Author(s): Bhardwaj A, Malik RK, Chauhan P
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Abstract The genus Enterococcus like other LAB has also been featured in dairy industry for decades due to its specific biochemical traits such as lipolysis, proteolysis, and citrate breakdown, hence contributing typical taste and flavor to the dairy foods. Furthermore, the production of bacteriocins by enterococci (enterocins) is well documented. These technological applications have led to propose enterococci as adjunct starters or protective cultures in fermented foods. Moreover, enterococci are nowadays promoted as probiotics, which are claimed for the maintenance of normal intestinal microflora, stimulation of the immune system and improvement of nutritional value of foods. At the same time, enterococci present an emerging pool of opportunistic pathogens for humans as they cause disease, possess agents for antibiotic resistance, and are frequently armed with potential virulence factors. Because of this "dualistic" nature, the use of enterococci remains a debatable issue. However, based on a long history of safe association of particular enterococci with some traditional food fermentations, the use of such strains appears to bear no particular risk for human health. Abundance of knowledge as well as progress in molecular techniques has, however, enabled exact characterization and safety assessment of strains. Therefore, a balanced evaluation of both, beneficial and undesirable nature of enterococci is required. A clear understanding of their status may, therefore, allow their safe use as a starter, or a probiotic strain. The present review describes the broader insight of the benefits and risks of enterococci in dairy foods and their safety assessment.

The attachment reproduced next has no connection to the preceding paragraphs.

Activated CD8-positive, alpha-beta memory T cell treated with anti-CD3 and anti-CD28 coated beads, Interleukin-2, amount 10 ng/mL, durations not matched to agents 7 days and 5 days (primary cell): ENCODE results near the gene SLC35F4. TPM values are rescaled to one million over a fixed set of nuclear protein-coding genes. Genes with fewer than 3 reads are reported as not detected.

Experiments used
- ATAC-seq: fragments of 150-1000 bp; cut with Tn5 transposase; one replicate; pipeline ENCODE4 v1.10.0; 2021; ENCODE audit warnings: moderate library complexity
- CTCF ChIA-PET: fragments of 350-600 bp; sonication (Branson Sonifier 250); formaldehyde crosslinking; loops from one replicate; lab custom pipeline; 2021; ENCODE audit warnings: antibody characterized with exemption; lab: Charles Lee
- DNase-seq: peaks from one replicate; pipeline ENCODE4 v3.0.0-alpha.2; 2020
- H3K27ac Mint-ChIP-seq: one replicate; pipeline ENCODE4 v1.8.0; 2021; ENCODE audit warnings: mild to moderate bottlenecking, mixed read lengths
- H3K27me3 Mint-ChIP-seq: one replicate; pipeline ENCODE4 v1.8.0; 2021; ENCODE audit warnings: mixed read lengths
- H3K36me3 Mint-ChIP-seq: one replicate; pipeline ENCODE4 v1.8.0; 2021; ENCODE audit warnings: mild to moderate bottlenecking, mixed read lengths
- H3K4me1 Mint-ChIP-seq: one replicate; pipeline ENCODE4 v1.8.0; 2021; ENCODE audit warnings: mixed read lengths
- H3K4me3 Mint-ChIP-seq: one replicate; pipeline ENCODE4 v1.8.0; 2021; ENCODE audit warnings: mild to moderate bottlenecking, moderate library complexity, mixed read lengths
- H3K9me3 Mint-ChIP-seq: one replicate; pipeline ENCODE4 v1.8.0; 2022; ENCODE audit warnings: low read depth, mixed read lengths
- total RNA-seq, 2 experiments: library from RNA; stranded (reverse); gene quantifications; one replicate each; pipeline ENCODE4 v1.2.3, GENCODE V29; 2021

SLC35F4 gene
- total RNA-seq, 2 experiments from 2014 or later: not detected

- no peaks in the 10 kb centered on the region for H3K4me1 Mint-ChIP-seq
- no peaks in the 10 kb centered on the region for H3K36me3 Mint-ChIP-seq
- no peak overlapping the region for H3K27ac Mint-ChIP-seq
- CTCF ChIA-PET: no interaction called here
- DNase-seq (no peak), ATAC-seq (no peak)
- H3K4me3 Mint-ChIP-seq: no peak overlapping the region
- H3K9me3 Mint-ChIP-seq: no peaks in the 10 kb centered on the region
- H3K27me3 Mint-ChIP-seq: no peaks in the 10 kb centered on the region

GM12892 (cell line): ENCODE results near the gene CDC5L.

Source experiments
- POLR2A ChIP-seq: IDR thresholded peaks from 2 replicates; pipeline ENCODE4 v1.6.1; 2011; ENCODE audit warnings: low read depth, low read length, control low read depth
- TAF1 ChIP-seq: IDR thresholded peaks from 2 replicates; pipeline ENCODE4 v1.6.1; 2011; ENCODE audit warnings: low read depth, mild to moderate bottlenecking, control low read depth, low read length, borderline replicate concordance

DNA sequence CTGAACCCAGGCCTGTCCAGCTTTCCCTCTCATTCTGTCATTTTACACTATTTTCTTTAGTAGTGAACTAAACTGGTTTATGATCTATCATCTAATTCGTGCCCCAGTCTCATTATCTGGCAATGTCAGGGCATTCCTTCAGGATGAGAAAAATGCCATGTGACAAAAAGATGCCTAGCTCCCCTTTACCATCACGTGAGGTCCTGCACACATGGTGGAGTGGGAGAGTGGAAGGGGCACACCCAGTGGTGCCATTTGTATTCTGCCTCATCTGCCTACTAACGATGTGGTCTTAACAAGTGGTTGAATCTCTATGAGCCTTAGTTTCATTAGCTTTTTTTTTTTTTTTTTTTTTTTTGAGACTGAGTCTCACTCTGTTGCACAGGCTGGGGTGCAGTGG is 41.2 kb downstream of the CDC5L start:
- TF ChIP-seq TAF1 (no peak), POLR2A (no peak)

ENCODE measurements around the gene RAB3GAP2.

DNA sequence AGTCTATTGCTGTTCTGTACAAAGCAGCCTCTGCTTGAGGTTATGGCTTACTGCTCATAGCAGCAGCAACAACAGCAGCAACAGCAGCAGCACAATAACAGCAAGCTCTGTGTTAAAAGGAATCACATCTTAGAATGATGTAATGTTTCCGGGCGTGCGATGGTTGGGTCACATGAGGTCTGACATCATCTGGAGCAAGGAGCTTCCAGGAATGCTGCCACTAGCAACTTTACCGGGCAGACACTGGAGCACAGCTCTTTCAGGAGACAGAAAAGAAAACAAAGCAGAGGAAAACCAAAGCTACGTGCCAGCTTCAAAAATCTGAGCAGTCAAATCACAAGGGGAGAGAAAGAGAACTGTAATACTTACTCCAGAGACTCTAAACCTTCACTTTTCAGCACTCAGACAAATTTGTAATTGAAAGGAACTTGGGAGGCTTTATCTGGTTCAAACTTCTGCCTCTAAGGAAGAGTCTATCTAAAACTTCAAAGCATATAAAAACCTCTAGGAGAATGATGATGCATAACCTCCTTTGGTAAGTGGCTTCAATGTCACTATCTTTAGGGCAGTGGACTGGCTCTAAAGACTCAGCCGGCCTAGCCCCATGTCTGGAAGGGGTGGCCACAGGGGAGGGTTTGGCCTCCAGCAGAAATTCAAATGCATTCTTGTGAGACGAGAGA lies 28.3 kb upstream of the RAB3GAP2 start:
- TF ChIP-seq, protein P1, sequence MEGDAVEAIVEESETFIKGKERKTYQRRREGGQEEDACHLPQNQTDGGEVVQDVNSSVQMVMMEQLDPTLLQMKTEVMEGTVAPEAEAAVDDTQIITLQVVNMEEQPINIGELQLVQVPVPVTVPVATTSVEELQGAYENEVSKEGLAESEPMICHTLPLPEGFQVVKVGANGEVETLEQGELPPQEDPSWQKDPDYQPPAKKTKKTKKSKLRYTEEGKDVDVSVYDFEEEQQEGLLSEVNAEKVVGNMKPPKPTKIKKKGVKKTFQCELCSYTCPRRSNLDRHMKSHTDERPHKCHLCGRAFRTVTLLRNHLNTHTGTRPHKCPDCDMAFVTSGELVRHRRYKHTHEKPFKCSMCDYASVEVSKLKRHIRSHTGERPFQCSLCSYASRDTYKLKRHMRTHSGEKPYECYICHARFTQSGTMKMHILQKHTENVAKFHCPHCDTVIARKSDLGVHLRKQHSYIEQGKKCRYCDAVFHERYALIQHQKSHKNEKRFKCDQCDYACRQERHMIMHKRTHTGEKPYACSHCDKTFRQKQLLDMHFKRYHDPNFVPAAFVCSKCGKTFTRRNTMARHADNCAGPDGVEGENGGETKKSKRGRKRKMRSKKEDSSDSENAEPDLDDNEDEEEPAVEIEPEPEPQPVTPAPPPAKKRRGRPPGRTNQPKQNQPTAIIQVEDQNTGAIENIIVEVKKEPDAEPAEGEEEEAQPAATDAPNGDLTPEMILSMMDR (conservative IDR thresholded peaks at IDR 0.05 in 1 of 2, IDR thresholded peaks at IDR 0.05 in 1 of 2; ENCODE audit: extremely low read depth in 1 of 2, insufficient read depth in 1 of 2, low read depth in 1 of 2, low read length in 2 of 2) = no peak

This article was published in Indian J Microbiol
and referenced in Journal of Antivirals & Antiretrovirals